Somewhere in the far north of the Asian continent, close to the Arctic Circle, time seems to be going backward.
That is if you look at it in geological terms. The area on the Kolyma River, in northeastern Syberia, nicknamed Pleistocene Park, is functioning as a nature reserve in which scientists are trying to turn today’s tundra into a steppe-like grassland, which was there during the Ice Age, some 11,700 years ago.
Contrary to the tundra region and vast forests that surround it, the Pleistocene Park today is a modest 6.2-square-mile (1,600 hectares) reservation inhabited by moose, elk, reindeer, muskoxen, bison, and Yakutan horses that roam freely across grass-covered plains.
It all started in 1988, when a Soviet scientist name Sergey Zimov put in practice his hypothesis regarding the extinction of several herbivore species in the Siberian tundra after the Ice Age.
Despite its name, the Ice Age was pretty mild in these parts of the world, as the region was covered in green grass, providing food for a variety of wildlife.
The final years of the Pleistocene epoch commenced 2.6 million years ago, causing the extinction of mammoths, woolly rhinoceros, and other large mammals commonly referred as the Megafauna.
Even though their extinction is usually considered the consequence of extreme climate change, Zimov begs to differ, claiming that the human factor was key and that overhunting led to the disappearance of these particular species.
But the Pleistocene Park is not a time-traveling adventure just for the fun of it, as its true purpose is to look into the past in order to secure a safe future for all of us.
The nature reserve is, in fact, a testing ground for a revolutionary new method of battling global warming.
The key concept behind this project is that animals, rather than climate, maintained the ecosystem.
The presence of large herbivores that trample snow in order to get to the grass beneath it helped cool the ground, thus preserving the permafrost layer of soil.
Now, to fully understand the project and its relation to the future of the Earth and prevention of further global warming, we need to make a quick introduction of permafrost and the way it affects global climate changes.
Permafrost ― a layer of ground kept in permanent below-zero temperature ― can mostly be found in and around the Arctic and Antarctic regions, although it exists in alpine areas, at high altitudes.
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Permafrost contains more than a trillion tons of carbon, which originates from remains of organic matter deposited over the course of millions of years.
It is in Earth’s best interest that this carbon remains frozen, for if the permafrost fails to contain its regular temperature and starts to thaw, it would initiate a huge emission of carbon dioxide and methane, which are both greenhouse gasses, accelerating the global warming process.
This is most likely to happen if Arctic temperatures rise between 1.5 and 2.5 degrees Celsius by 2040.
Siberia is considered one of the most likely places on Earth where such a scenario might occur, and if it does, we might face a worldwide catastrophe. In order to stop that from happening, Sergey Zimov needs to create conditions for the re-appearance of the so-called Mammoth Steppes.
This is achieved by utilizing herbivore animals that destroy some types of vegetation like trees and moss, disrupt the snow by trampling it in search of food, and fertilize the ground, thus encouraging more grass to grow in the summer, while providing stronger cooling of the ground in the long winter months.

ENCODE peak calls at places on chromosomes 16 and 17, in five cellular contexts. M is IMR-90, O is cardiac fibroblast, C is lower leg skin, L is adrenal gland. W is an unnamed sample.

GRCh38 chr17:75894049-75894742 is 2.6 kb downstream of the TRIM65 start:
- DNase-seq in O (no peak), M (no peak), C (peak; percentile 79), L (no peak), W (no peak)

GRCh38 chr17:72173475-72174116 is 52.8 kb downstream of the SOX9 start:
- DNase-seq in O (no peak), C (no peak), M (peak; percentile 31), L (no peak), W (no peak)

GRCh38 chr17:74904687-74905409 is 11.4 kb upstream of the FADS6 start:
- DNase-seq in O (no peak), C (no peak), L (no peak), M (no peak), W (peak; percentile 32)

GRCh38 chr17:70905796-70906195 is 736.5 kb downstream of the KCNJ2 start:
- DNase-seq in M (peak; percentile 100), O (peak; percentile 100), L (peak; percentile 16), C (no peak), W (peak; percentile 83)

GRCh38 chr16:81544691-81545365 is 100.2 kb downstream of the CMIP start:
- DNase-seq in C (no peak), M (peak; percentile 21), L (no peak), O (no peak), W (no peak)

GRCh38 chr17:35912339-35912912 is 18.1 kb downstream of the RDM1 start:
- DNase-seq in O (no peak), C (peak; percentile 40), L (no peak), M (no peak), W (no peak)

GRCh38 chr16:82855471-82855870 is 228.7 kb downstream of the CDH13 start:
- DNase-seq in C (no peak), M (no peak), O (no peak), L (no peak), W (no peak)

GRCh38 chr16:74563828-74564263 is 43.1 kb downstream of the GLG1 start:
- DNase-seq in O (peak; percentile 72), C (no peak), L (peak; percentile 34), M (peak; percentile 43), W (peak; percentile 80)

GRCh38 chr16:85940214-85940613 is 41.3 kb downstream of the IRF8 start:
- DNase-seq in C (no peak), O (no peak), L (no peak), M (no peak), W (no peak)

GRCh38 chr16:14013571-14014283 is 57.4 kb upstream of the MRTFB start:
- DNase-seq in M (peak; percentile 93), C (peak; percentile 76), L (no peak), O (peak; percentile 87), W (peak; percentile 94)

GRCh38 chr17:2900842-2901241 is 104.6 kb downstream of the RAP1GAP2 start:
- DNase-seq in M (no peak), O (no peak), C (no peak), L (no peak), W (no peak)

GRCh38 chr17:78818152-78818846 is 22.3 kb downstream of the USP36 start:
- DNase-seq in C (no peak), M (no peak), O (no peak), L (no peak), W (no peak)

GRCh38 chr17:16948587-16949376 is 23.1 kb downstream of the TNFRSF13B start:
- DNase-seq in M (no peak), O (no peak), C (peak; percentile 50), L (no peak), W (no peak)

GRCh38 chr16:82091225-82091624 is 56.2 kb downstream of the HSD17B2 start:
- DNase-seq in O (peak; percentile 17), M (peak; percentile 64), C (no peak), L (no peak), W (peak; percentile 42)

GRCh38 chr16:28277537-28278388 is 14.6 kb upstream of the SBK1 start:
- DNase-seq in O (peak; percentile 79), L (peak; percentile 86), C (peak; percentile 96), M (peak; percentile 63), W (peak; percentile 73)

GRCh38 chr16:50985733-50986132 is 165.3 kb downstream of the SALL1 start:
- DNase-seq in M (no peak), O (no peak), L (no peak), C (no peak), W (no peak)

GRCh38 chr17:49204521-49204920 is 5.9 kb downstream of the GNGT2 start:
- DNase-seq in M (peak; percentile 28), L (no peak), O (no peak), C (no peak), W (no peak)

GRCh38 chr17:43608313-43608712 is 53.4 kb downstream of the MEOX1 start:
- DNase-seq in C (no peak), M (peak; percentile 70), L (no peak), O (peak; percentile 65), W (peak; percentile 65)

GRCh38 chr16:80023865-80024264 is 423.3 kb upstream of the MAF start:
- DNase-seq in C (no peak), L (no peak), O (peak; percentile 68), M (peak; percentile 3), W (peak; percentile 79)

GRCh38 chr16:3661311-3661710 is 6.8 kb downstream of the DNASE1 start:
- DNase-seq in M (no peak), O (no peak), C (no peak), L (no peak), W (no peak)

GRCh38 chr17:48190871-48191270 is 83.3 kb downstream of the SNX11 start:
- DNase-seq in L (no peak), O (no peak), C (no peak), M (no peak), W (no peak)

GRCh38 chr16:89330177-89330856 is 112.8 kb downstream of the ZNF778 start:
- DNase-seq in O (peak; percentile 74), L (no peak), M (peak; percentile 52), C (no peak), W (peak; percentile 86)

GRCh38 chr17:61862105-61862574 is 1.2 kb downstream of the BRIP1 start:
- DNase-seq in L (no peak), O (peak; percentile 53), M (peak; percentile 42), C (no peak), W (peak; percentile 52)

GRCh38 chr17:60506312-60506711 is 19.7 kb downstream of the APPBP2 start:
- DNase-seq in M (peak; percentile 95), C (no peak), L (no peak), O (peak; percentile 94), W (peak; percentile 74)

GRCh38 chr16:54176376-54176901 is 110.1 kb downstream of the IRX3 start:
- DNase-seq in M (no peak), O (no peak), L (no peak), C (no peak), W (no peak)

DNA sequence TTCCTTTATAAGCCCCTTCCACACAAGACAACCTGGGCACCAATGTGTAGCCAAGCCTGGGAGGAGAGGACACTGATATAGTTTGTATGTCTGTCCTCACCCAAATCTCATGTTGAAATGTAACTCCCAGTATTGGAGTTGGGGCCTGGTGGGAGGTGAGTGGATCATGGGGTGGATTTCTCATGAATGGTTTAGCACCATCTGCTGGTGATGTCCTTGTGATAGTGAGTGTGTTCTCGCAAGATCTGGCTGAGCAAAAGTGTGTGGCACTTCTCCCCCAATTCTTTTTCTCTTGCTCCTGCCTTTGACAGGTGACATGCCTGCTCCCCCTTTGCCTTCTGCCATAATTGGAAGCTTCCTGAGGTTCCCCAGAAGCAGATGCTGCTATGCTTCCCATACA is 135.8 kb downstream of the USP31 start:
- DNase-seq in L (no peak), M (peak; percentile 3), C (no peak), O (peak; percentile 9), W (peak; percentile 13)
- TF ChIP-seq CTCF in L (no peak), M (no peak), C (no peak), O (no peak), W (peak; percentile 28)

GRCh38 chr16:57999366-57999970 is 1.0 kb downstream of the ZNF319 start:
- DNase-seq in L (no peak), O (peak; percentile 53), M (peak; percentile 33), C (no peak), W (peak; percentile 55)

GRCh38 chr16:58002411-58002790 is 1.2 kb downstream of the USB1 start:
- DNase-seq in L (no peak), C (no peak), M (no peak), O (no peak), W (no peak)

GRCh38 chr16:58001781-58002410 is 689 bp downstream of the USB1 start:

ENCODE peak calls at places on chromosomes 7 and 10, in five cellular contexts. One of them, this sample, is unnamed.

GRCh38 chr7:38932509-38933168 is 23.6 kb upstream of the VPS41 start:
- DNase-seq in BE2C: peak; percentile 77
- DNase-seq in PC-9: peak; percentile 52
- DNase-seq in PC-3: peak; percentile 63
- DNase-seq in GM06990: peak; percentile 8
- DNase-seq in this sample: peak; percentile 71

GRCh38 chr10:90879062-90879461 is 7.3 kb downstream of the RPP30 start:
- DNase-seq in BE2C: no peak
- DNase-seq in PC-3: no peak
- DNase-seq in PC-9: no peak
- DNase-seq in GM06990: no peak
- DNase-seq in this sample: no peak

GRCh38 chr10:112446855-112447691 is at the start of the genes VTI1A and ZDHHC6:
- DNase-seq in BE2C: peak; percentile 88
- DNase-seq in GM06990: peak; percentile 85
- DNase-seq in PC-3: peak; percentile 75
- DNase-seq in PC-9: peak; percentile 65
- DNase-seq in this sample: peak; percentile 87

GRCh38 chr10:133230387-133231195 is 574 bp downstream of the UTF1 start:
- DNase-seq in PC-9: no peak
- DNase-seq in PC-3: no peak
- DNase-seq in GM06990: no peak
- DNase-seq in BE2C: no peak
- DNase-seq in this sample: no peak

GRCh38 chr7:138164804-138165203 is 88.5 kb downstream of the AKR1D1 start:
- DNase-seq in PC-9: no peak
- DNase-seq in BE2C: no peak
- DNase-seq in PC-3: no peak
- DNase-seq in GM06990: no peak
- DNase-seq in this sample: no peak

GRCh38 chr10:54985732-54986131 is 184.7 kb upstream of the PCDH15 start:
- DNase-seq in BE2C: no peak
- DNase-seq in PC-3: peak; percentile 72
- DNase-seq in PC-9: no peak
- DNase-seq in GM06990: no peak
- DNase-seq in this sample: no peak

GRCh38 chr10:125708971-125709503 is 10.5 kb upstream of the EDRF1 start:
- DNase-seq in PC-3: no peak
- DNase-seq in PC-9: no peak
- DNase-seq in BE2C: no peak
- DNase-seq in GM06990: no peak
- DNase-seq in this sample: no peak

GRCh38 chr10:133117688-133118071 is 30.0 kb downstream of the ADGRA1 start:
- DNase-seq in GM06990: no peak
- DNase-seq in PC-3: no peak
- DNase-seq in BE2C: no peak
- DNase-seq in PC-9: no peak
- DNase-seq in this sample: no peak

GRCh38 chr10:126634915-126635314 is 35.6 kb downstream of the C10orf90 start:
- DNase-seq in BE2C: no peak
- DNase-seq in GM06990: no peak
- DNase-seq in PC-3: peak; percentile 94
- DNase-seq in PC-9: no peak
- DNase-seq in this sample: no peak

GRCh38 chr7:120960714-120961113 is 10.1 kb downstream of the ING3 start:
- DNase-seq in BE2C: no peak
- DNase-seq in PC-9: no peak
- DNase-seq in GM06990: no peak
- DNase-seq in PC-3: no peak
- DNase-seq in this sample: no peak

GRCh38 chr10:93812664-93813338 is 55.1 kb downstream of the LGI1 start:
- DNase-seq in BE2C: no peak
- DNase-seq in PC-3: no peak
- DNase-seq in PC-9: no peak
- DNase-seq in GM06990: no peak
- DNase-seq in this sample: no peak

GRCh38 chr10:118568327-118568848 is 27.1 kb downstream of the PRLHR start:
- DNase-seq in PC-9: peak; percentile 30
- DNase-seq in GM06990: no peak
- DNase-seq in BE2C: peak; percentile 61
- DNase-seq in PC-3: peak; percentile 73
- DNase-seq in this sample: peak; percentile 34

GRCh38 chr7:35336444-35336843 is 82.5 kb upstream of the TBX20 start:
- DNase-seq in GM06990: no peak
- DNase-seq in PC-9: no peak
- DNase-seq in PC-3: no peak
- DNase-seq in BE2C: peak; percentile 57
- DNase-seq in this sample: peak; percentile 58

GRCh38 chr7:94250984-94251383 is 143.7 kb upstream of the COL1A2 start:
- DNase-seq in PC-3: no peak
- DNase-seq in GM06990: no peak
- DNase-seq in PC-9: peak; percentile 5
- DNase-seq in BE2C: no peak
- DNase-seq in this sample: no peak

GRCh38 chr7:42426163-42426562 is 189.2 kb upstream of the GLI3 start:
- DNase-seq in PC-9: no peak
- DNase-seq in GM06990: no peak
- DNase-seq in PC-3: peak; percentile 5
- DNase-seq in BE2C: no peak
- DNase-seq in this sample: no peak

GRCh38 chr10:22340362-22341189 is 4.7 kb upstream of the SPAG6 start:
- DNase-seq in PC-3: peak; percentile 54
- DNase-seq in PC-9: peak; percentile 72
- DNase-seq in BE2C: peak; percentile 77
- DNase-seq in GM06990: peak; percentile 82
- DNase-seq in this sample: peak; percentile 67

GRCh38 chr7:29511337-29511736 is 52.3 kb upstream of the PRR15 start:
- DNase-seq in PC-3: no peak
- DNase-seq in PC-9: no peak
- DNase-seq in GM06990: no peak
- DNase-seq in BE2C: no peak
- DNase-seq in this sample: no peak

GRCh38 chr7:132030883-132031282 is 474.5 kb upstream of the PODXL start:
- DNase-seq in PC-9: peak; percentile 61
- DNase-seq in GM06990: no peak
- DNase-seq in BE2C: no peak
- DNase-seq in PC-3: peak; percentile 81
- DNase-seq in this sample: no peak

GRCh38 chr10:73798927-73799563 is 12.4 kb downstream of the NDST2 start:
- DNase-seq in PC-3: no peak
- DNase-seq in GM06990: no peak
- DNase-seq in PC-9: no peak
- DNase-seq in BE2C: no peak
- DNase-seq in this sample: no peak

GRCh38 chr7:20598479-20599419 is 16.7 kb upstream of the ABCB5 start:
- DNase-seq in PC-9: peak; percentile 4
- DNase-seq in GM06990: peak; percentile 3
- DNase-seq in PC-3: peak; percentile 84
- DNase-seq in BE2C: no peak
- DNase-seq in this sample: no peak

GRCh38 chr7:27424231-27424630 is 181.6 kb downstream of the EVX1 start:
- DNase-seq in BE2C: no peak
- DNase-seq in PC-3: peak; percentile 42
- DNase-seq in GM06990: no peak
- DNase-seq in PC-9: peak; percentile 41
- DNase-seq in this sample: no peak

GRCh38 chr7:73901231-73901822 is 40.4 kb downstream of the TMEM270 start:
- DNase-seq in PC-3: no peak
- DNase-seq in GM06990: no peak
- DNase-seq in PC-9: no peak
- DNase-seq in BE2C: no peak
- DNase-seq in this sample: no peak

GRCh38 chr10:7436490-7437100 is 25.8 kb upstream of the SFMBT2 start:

But the larger area is currently still covered in forests, moss, weeds and willow shrub. What Zimov argues is that in order to keep the permafrost from releasing its carbon, it is necessary to re-create ancient ecological niches.
This would include partial de-forestation, as trees tend to increase ground temperature.
So does the snow, for it serves as a sort of a sheet covering the ground. Instead of investing billions in creating the Pleistocene conditions by using machines and technology, Zimov suggests letting nature run its course ― with just the initial guidance of man’s hand.
That is why Sergey Zimov, together with his son Nikita, have dedicated their lives to reversing the trend of global warming, and as for their experiment ― it sure does provide hope.
Horses, moose, bison, muskoxen, and others that were brought to the Pleistocene Park have successfully reduced the ground temperature by 2 degrees already.
The ratio of energy emission and energy absorption has been monitored for more than a decade now, using advanced technology, and the results are showing promise.
But this relative success needs to be duplicated in other high-latitude areas where the threat is more significant. Let’s just hope their effort gets wider recognition.
The plan is to apply these methods all across the Arctic permafrost, from the northernmost parts of Russia, well into the North American continent.
After a successful crowd-funding campaign in early 2017, 12 domestic yak and 30 domestic sheep were brought to the Pleistocene Park, as popular support for the project grows every day.
Perhaps we will live to see the entire Arctic landscape transform into mammoth steppes, as global warming becomes an increasingly relevant topic of discussion among scientists and world leaders alike.
Nikola Budanovic is a freelance journalist who has worked for various media outlets such as Vice, War History Online,The Vintage News, Taste of Cinema,etc. He mostly deals with subjects such as military history and history in general, literature and film.